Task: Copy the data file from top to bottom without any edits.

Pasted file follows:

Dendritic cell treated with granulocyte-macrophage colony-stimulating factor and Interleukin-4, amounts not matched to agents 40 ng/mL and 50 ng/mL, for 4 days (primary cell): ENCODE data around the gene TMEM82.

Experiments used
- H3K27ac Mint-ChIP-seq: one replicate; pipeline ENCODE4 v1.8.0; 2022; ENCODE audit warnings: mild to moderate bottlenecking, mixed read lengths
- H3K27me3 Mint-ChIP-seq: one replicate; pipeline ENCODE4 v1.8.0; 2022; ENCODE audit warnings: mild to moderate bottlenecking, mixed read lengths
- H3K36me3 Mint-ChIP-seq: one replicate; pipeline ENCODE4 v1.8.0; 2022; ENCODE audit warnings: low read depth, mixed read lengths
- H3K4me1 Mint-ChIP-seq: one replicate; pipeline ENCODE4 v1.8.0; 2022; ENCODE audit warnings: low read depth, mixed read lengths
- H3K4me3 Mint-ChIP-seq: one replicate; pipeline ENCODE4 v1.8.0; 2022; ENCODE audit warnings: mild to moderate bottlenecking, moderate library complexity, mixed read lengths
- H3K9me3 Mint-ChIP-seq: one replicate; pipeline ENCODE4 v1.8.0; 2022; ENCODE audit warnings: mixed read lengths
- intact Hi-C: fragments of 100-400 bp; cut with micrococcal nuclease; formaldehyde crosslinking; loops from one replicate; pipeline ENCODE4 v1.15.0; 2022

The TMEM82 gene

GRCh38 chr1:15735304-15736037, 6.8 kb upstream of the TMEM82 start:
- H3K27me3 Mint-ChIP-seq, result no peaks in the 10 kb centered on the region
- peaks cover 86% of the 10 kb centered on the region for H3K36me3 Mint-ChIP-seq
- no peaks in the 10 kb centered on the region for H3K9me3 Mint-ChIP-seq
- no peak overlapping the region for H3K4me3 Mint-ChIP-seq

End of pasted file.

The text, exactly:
Dendritic cell treated with granulocyte-macrophage colony-stimulating factor and Interleukin-4, amounts not matched to agents 40 ng/mL and 50 ng/mL, for 4 days (primary cell): ENCODE data around the gene TMEM82.

Experiments used
- H3K27ac Mint-ChIP-seq: one replicate; pipeline ENCODE4 v1.8.0; 2022; ENCODE audit warnings: mild to moderate bottlenecking, mixed read lengths
- H3K27me3 Mint-ChIP-seq: one replicate; pipeline ENCODE4 v1.8.0; 2022; ENCODE audit warnings: mild to moderate bottlenecking, mixed read lengths
- H3K36me3 Mint-ChIP-seq: one replicate; pipeline ENCODE4 v1.8.0; 2022; ENCODE audit warnings: low read depth, mixed read lengths
- H3K4me1 Mint-ChIP-seq: one replicate; pipeline ENCODE4 v1.8.0; 2022; ENCODE audit warnings: low read depth, mixed read lengths
- H3K4me3 Mint-ChIP-seq: one replicate; pipeline ENCODE4 v1.8.0; 2022; ENCODE audit warnings: mild to moderate bottlenecking, moderate library complexity, mixed read lengths
- H3K9me3 Mint-ChIP-seq: one replicate; pipeline ENCODE4 v1.8.0; 2022; ENCODE audit warnings: mixed read lengths
- intact Hi-C: fragments of 100-400 bp; cut with micrococcal nuclease; formaldehyde crosslinking; loops from one replicate; pipeline ENCODE4 v1.15.0; 2022

The TMEM82 gene

GRCh38 chr1:15735304-15736037, 6.8 kb upstream of the TMEM82 start:
- H3K27me3 Mint-ChIP-seq, result no peaks in the 10 kb centered on the region
- peaks cover 86% of the 10 kb centered on the region for H3K36me3 Mint-ChIP-seq
- no peaks in the 10 kb centered on the region for H3K9me3 Mint-ChIP-seq
- no peak overlapping the region for H3K4me3 Mint-ChIP-seq